Friday, 29 April 2011

AWOL


I hear there have been recent reports of a 10-strong foreign choir, due to sing in remote parts of the Celtic fringe, flying into the UK and then absconding.

If you have been, please stop worrying. It's not my choir. Indeed, at the time of the Disappearing Choir, my troops were busy rehearsing for our forthcoming concert tour. I can account for everyone of them. At the time in question they were arranged in their usual semi-circle round the piano in our...well, I don't know what to call it.

In France they say salon, which I suppose translates as saloon, but that doesn't give the right idea at all. It's just a space between our sitting and dining areas large enough to accommodate 8 people of mixed nationalities, conductor and pianist.

We've put a programme together of church music, which is mostly good to sing whatever one's beliefs, including a magnificent piece called Abendlied, a motet written by Josef Rheinberger, the Pride of Leichtenstein, the only composer I know of who came from the tiny Alpine principality which, since we're on the subject, I believe you can hire by the day for a consideration and which, just to complete the topic, I once walked across in about 45 minutes way back in the days when any present under 50-year-olds were but zephyr-blown ripples on the surface of the gene pool.

So some church music, and a set of Languedoc folk-songs. You might get the wine-and-olives, aubergine-and-honey, goat's cheese-and-fennel flavour of these from their titles and summaries:

La lauseta (The lark)
(Who'll provide meat and drink at the birds' wedding?)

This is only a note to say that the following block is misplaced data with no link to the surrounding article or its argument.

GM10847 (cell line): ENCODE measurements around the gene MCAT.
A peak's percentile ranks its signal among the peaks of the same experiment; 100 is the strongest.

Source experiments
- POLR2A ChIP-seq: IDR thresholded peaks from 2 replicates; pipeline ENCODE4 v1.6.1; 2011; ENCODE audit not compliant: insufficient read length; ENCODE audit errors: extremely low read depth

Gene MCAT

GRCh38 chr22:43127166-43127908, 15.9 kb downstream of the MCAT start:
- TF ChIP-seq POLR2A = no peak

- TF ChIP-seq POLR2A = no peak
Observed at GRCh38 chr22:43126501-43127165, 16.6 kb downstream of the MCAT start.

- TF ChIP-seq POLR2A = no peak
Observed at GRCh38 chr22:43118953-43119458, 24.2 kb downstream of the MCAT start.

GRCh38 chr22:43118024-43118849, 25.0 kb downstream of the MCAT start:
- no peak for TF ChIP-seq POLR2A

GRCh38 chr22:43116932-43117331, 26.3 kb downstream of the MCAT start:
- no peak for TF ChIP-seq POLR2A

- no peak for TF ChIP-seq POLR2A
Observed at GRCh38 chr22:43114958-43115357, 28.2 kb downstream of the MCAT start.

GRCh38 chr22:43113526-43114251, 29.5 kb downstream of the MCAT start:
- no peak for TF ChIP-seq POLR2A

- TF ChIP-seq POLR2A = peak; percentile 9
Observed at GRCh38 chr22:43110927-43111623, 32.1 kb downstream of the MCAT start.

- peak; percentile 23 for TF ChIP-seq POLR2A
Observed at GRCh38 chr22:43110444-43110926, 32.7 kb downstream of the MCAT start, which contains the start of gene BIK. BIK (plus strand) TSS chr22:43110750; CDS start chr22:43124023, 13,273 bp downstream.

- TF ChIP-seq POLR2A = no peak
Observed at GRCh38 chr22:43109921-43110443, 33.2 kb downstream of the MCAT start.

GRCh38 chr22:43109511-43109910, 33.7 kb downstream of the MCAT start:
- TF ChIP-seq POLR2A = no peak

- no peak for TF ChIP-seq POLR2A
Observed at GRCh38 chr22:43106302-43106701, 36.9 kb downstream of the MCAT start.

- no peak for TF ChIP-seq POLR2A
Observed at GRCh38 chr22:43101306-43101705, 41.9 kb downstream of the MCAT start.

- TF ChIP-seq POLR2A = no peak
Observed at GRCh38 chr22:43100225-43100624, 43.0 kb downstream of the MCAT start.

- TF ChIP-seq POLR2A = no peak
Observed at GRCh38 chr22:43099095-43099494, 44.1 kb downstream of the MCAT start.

La croquinhòta (My little pal)
(Let's take a walk and see what a topsy-turvy world this is)

Lo cipressièr (The cypress tree)
(My love is lost in sad cypress: for me the month of May will never return)

O up! As pas entendut? (Hey, haven't you heard?)
(In the village they're organising a cuckoo hunt)

Lo boièr (The herdsman)
(Despite his goodly soup, the herdsman's sick wife goes to heaven with her goats)

So some church music, some local folk-songs, and then a set of 14 Shakespeare songs from my own pen for choir and piano. We've already sung most of them in France, but this will be the first UK performance, due to take place in Ullapool, in the far north-west of Scotland, then in Nairn (some miles east of Inverness) and finally in Grantown-on-Spey as part of a festival called Speyside in May. Exciting times. (And I'll be off-blog for a week or two.)

Wish us luck. The troops are so wildly excited by all this that I wouldn't be surprised if they too absconded.

10 comments:

dinahmow said...

C'est splendide!
Oh, alright, my French is worse than slightly corroded...
Have a fabulously fun time (as kids with no regard for grammar say)and I'll still be here when you return.
One small point that could be of great importance: I think Billy Connolly(note HM : when are you going to make him a Garter Knight, or at least give him a shiny medal?)said that Inverness[he may have said Aberdeen] is Gaelic for hyperthermia.

Bon voyage et bon chance et bon vivant!

Dave said...

See you on Monday.

Z said...

Safe journey, all of you. I'm looking forward immensely to seeing you and J on Monday.

Sarah said...

YUP Me Too. Huzzah and all that ! Which one are you in the pic? so i know what to look for LOL

Rog said...

The one on the right with the pigtail silly!

Rosie said...

What an appaling opening paragraph.
Good luck with the tour.

letouttoplay said...

No no, the one with a halo.
I hope you have a wonderful time. (Delighted that you're taking the heavenly goats with you)

Tim Footman said...

So "O up" is the Languedoc equivalent of "Ey up"? I'm practically fluent.

Spadoman said...

Missing you here.

Peace

Z said...

I'll be out until 4 o'clock this afternoon, so there's plenty of time for you to write a post before I return. Welcome home.